The Bathroom Bill That Could Cost the State of Texas Billions
The Texas Legislature convenes only once every two years for a maximum of 140 days. Texas is one of only four states that meets biennially rather than annually. This means that Texas legislators vote on bills half as often as the vast majority of the country.
Aside from providing an excellent case for becoming a Texas legislator, this system means that each time the committee meets, there are highly important bills on the table. The 85th convention, scheduled for January 10th, 2017, is no different.
Headlining the upcoming session is a bill proposed by Texas Republicans that would force transgender people to use the bathroom matching their sex as opposed to their gender identity.
Laws involving gender equality have obviously become a polarizing issue. Surprisingly, one of the biggest opponents nationwide to anti-LGBT bills has been the business community. Many businesses argue against the bills based not on appealing to equality but on economic sense.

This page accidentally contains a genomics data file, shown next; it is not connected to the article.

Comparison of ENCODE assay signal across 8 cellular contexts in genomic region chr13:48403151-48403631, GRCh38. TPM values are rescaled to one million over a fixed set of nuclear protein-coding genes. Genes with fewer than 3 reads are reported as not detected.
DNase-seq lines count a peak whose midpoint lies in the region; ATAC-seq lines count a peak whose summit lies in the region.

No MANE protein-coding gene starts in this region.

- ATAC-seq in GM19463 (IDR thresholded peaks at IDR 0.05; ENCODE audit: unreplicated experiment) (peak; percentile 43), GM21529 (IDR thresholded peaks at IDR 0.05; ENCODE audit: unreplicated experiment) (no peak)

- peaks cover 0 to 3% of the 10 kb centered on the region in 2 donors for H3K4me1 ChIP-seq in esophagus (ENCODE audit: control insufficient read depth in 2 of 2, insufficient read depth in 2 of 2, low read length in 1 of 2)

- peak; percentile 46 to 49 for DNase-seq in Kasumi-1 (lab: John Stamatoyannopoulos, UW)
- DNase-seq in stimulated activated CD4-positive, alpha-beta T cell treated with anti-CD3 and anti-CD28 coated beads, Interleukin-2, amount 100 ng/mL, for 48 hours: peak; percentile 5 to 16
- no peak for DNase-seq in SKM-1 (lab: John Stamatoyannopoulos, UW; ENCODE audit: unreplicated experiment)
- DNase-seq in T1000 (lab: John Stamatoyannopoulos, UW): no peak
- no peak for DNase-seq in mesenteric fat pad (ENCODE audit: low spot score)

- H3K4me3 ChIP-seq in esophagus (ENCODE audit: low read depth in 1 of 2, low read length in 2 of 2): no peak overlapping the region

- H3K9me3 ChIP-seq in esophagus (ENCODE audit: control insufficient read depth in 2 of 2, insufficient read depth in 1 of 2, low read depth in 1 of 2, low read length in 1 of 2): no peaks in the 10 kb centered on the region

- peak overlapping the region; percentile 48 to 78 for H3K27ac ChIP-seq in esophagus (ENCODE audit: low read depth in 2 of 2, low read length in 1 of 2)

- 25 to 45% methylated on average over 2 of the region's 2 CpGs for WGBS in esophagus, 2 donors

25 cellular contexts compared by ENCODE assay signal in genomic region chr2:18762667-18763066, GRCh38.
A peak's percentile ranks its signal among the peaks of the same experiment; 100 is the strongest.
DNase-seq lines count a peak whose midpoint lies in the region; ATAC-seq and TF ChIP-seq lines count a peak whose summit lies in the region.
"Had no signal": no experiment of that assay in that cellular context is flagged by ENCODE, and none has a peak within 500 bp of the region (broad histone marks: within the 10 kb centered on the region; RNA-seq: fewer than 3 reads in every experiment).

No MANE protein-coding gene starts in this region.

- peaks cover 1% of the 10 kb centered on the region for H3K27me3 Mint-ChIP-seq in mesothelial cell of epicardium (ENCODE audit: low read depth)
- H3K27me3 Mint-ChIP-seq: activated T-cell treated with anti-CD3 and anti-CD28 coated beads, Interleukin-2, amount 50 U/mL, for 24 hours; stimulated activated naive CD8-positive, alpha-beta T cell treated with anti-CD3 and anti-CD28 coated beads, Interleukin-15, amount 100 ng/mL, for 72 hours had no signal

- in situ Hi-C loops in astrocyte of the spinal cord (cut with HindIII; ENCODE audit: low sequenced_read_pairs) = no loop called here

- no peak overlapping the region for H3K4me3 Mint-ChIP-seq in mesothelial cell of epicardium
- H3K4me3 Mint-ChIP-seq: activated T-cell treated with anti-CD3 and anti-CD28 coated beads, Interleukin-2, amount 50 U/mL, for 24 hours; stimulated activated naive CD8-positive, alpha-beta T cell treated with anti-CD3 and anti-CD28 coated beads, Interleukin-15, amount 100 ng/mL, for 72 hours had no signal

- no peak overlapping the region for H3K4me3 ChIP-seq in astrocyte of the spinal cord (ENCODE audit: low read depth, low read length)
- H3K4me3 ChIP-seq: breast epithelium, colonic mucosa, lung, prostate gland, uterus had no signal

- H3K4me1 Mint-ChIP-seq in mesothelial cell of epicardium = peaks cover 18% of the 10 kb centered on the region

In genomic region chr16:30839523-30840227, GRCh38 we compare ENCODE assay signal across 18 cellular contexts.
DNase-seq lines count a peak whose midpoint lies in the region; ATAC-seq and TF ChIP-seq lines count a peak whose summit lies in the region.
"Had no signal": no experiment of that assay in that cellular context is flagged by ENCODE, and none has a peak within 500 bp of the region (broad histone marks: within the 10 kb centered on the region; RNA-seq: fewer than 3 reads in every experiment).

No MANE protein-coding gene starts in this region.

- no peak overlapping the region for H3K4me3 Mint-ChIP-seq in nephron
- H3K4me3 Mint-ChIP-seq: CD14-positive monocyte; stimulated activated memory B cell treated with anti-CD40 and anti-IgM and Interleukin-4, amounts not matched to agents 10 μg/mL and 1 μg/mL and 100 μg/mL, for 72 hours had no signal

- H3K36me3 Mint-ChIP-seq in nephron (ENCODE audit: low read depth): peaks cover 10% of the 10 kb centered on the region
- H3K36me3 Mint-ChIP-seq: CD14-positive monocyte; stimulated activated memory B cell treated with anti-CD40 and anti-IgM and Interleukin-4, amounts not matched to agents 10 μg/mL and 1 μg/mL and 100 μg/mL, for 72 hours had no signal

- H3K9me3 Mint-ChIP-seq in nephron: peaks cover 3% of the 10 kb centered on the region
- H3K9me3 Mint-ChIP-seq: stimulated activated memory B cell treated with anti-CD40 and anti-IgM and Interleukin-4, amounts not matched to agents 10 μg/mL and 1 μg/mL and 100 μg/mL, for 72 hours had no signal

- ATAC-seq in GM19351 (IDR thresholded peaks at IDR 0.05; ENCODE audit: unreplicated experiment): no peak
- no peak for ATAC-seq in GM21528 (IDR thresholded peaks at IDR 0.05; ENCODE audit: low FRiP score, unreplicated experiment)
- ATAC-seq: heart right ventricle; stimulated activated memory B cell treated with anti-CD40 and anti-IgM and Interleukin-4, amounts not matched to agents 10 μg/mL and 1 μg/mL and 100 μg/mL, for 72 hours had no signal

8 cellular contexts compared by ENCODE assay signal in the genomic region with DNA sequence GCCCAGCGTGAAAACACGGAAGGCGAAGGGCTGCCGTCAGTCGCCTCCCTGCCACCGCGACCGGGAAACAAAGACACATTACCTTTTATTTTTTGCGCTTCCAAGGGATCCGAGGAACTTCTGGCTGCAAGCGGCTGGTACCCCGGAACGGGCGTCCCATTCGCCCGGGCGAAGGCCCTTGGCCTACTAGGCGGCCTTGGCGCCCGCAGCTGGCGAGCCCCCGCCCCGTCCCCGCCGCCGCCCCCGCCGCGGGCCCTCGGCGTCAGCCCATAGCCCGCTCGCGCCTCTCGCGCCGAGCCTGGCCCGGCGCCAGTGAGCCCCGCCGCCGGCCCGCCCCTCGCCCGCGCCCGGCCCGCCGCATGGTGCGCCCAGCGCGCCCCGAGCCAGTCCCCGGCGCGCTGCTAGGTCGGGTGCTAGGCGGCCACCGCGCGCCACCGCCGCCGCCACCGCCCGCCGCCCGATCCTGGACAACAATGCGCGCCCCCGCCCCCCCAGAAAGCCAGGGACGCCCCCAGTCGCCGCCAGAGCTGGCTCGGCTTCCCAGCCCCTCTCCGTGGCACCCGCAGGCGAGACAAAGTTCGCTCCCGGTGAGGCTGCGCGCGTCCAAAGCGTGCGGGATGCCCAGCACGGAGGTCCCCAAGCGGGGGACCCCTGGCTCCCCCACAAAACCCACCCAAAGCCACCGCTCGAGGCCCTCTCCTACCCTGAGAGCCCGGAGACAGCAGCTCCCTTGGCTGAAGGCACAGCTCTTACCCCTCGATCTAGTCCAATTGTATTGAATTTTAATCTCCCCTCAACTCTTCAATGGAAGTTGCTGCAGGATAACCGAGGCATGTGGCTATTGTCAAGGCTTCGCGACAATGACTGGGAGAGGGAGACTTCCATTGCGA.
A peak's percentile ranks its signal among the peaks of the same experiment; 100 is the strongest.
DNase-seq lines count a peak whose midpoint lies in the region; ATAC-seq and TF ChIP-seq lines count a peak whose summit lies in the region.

In Texas, many businesses are against the bill because they want to keep the state economically competitive, arguing that being inclusive to the LGBT community does so in measures such as:
- Attracting new business and company relocations
- Maintaining a lively tourism industry
- Attracting the most talented individuals to the state
North Carolina’s Public Facilities Privacy & Security Act, a bill with legislation like the soon to be voted on Texas bill, has cost its economy dearly. In a state as large as Texas, the repercussions would be far worse.
Dan A. Atkerson is a Dallas employment lawyer who handles issues such as worker misclassification, wage theft, discrimination and other forms of workplace injustice.